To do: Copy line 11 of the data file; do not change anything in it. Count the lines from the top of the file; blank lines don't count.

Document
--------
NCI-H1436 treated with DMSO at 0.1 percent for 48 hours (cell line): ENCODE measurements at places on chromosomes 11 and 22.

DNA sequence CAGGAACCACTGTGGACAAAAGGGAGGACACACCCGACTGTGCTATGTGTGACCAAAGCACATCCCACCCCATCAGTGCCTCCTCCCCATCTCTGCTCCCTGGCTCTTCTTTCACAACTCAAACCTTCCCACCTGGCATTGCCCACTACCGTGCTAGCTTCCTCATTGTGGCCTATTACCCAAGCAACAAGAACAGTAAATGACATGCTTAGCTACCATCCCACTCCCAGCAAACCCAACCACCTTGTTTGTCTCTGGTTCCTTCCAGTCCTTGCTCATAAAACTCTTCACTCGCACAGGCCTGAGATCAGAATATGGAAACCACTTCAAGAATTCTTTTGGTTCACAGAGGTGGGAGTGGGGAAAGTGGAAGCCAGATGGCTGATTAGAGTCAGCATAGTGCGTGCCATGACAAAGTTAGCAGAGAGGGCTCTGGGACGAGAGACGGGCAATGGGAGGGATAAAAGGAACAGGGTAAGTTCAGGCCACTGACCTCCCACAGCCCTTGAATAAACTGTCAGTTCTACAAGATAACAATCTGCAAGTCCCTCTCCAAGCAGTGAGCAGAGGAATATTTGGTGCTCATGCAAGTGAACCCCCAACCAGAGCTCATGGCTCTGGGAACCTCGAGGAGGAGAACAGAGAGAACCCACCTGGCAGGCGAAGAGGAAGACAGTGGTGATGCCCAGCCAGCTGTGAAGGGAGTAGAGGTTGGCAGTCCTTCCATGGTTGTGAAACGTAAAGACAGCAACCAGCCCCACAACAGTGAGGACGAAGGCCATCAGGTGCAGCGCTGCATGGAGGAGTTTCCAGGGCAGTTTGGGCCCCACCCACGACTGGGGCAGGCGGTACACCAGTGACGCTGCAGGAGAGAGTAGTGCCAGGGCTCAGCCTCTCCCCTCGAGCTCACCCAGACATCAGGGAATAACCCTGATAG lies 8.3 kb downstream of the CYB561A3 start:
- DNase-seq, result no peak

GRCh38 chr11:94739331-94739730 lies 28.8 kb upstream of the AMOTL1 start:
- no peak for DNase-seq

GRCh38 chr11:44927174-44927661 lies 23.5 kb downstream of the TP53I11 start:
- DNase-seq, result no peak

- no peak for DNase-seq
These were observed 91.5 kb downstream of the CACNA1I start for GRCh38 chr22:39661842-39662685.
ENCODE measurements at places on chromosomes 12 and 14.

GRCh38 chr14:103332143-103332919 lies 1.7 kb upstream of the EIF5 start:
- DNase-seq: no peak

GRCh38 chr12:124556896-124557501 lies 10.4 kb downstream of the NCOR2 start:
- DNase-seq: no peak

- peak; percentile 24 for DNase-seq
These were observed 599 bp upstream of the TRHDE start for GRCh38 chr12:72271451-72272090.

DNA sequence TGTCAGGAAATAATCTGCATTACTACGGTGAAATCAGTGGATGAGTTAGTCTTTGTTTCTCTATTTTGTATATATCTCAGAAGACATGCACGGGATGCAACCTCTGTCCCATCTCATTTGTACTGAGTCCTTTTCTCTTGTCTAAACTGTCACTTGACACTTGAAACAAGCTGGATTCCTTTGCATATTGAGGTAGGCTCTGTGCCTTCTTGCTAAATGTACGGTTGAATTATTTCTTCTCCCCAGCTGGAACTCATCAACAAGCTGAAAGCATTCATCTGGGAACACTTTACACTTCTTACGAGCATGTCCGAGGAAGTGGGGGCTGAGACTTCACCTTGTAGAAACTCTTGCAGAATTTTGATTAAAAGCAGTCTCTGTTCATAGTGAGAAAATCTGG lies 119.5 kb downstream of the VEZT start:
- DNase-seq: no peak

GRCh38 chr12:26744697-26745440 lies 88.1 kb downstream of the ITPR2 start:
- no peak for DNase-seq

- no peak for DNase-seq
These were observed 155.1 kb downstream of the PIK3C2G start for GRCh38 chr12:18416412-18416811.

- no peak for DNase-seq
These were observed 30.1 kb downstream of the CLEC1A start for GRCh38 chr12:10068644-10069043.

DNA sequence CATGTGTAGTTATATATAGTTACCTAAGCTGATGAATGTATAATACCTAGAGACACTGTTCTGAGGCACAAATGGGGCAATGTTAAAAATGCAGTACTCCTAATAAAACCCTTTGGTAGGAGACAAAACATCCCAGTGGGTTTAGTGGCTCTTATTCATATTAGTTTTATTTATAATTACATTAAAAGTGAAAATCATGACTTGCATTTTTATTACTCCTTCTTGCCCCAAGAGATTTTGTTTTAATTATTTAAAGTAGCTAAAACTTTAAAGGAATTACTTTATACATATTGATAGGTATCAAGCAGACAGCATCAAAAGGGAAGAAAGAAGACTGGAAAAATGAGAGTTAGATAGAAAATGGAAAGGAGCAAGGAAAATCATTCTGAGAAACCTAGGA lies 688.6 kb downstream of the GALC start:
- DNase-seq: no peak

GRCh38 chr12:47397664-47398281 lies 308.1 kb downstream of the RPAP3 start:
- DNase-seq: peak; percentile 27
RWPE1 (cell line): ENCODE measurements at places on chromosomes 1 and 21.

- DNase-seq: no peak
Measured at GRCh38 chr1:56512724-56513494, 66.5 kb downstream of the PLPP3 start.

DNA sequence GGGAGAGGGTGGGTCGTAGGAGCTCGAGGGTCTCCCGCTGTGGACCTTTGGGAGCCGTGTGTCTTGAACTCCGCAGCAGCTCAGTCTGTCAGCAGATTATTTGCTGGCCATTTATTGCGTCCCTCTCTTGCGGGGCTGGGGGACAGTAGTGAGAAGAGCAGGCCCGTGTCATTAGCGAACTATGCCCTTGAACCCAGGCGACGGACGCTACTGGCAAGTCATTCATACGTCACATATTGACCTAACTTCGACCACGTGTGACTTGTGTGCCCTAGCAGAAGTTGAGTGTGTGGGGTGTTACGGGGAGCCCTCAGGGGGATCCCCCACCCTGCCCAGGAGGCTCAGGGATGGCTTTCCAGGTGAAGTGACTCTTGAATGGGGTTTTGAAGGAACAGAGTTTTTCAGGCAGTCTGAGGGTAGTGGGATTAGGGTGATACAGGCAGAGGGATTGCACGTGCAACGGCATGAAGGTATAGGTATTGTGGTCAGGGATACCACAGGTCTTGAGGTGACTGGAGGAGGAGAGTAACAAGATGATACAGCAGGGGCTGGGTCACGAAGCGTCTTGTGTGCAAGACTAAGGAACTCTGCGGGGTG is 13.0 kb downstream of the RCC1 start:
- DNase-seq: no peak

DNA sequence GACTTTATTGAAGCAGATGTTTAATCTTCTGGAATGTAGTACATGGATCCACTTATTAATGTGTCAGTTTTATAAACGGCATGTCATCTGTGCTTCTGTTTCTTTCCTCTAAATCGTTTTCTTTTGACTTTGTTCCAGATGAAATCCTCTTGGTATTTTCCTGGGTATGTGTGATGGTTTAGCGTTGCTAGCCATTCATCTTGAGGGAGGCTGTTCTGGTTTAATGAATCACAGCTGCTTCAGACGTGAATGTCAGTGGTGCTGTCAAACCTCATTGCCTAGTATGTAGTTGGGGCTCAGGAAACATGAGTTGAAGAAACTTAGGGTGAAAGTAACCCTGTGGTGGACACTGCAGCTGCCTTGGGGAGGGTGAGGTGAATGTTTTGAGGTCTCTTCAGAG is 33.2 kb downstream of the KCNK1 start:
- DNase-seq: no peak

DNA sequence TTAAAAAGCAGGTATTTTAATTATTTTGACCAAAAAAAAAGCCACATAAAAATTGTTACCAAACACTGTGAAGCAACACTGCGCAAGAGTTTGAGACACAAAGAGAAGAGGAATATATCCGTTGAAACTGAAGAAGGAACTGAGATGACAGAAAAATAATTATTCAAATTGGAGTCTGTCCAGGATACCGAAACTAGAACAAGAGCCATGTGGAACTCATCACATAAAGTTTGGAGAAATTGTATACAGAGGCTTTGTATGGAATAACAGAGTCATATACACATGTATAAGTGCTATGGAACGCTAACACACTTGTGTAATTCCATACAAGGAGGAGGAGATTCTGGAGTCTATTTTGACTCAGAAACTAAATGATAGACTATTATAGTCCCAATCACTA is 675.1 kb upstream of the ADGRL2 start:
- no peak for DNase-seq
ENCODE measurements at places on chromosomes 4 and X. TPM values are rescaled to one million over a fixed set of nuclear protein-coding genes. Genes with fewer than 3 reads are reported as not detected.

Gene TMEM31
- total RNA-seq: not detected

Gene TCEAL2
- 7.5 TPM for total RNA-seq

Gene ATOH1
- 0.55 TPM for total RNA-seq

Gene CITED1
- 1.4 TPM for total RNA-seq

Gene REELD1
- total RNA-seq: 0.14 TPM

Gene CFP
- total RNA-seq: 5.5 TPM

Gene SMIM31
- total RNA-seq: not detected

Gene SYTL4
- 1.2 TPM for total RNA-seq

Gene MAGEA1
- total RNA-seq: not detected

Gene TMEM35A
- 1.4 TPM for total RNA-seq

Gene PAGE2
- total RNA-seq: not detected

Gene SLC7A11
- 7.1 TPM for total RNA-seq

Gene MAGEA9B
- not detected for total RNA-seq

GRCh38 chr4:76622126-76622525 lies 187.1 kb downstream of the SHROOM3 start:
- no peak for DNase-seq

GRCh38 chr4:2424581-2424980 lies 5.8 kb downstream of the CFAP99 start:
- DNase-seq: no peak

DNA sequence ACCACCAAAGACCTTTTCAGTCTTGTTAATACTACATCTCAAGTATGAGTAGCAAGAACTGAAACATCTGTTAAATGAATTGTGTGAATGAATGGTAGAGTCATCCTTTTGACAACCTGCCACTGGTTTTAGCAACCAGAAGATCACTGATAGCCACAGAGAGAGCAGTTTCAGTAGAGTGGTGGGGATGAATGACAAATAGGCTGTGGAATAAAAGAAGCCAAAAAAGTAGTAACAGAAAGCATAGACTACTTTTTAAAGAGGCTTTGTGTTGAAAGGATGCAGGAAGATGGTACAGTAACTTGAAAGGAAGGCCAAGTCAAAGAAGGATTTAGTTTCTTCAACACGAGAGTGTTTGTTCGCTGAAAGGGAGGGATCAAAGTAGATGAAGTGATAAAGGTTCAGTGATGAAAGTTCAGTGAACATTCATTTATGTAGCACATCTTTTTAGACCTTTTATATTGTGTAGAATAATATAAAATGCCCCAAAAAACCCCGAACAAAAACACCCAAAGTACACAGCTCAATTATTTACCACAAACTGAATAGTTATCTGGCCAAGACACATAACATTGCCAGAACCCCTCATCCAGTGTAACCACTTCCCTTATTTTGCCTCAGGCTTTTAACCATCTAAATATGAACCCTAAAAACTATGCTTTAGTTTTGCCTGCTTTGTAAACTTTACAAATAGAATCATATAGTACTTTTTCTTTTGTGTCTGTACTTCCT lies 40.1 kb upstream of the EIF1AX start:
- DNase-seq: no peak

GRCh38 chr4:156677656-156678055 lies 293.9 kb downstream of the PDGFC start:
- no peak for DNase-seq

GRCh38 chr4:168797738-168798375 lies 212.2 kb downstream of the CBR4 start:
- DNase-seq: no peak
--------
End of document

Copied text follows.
GRCh38 chr14:103332143-103332919 lies 1.7 kb upstream of the EIF5 start: